LM: There were lots of major issues during the production of this film. The crew consisted of Syrian and Turkish filmmakers, involving translators, location scouts, DOPs, sound technicians and so on. But all the Syrian team members were themselves trying to leave Turkey and to head to Europe. So after a few weeks, most of the Syrian team members were gone. So we had to shoot without translators and sound technicians after a while, which made the production process quite complicated. Furthermore it wasn’t easy finding a balance between shooting Daya Al-Taseh for the film and supporting them on a personal basis. After a while we became friends and I was feeling so sorry for them when things turned out more and more difficult.

But on the other hand I had to keep on shooting with them in order to tell their stories. So in the darkest times I tried to be there with them and to shoot. I think it was very hard for them sometimes as they weren’t feeling in a good mood and feeling disturbed by the camera. But I guess when they started to trust me more and more, they just thought of letting go and ignored the camera.

Actually the protagonists were always doubting that this film would be an interesting documentary film. They were always saying, “we are not the only ones suffering and they are many more suffering more than us and our lives are very boring, so why are you shooting us!?” I kept on explaining that I am sure that their stories will definitively be thrilling for a wider audience and that the audience will be happy to follow them in the film.

AFMI: What do you hope audiences will take away from the film?

LM: My main aim was to target prejudices about refugees and especially Arab refugees. I was annoyed by the daily media coverage and usual prejudice, including populist and right-wing movements in Germany and everywhere. The media report about refugees a lot by using statistics and numbers and draw a picture of passive, faceless victims without personal voices. It’s just too abstract and people who are not connected to the issue will probably not feel personally involved at all.

But if you can tell stories about young people in a global world who face injustice and trouble in complex situations, you might reach the audience on another level. They might feel more connected to the protagonists and their stories on a personal basis and stop differentiating between “us and them”. They might feel that the protagonists connect to them on a humanistic and universal way, despite any regional and cultural differences. That’s actually one of the aspects I love the most by doing documentary films, it’s a wonderful chance of using documentary storytelling.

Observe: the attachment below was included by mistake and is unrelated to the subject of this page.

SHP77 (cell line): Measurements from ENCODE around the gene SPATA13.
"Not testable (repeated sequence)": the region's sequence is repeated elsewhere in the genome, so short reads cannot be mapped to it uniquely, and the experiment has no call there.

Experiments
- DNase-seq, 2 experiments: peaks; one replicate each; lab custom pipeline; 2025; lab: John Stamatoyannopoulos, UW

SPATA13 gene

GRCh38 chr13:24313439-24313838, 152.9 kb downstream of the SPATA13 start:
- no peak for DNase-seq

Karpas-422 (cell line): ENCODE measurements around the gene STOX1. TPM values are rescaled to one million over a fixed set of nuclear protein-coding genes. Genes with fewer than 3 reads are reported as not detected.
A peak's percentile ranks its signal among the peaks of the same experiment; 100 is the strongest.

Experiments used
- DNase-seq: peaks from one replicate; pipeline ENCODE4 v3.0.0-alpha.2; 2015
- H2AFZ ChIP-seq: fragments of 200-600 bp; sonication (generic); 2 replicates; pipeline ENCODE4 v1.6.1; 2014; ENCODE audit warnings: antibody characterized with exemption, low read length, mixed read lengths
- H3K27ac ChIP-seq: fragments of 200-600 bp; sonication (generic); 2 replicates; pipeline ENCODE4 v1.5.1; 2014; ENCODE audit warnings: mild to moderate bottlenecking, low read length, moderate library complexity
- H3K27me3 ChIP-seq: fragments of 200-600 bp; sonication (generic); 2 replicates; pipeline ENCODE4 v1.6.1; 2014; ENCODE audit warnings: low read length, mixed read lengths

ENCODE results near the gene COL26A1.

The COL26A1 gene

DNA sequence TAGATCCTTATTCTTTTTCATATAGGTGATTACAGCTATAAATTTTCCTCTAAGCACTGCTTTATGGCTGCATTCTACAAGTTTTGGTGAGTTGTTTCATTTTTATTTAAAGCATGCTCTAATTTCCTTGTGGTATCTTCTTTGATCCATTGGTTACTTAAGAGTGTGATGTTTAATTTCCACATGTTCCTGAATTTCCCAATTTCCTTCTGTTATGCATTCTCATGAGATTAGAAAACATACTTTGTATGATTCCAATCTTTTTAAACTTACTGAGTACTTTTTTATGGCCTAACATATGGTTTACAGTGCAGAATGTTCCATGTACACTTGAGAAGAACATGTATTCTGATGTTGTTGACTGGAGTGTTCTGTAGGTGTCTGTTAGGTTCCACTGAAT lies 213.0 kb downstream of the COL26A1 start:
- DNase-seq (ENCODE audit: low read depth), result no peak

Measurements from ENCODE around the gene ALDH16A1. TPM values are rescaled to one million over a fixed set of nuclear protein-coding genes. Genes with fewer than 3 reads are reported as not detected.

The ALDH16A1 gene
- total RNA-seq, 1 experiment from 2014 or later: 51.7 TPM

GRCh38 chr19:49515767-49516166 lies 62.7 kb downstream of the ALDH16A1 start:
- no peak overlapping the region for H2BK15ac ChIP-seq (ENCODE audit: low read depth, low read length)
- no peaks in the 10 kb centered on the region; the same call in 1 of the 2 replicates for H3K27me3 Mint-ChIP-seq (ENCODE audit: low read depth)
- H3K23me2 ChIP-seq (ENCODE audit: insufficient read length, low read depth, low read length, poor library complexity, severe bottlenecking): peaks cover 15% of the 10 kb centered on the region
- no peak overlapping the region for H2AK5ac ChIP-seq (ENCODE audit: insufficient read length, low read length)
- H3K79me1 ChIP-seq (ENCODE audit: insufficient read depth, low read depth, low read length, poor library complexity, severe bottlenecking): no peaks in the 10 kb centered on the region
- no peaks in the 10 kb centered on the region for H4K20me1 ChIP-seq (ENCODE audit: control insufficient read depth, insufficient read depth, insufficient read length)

AFMI: Are there any updates from Daya Al-Taesh and/or other people in the film? [spoiler alert!]

LM: Daya Al-Taseh members are still separated form each other but keep on with their common work. Aya and Maen are now based in Europe and settled down there. They started to work on different activist media platforms but also keep active in their work for Daya Al-Taseh from abroad and support Youssef, who is still based in Istanbul.

Also Mohammad reentered Daya Al-Taseh after leaving it for a few months. So Youssef and him and some other new members in Istanbul keep on shooting sketches and series in different formats, with a special focus on online and social media distribution. All of them are doing well so far and feel much more stable and settled right now. This was quite important in order to continue with their media work. We keep in touch and also met for several screenings at different film festivals in Turkey and Europe. I hope they can keep on with their work as they wish to grow the team, to establish a bigger production and to reach a wider audience. So all kind of support is still welcome!

To learn more about The Art of Moving, please visit the website and  Facebook page.

The Art of Moving is playing at #AFF2017 at the Roxie Theater in San Francisco on October 15 at 5:50 pm. Get your tickets here.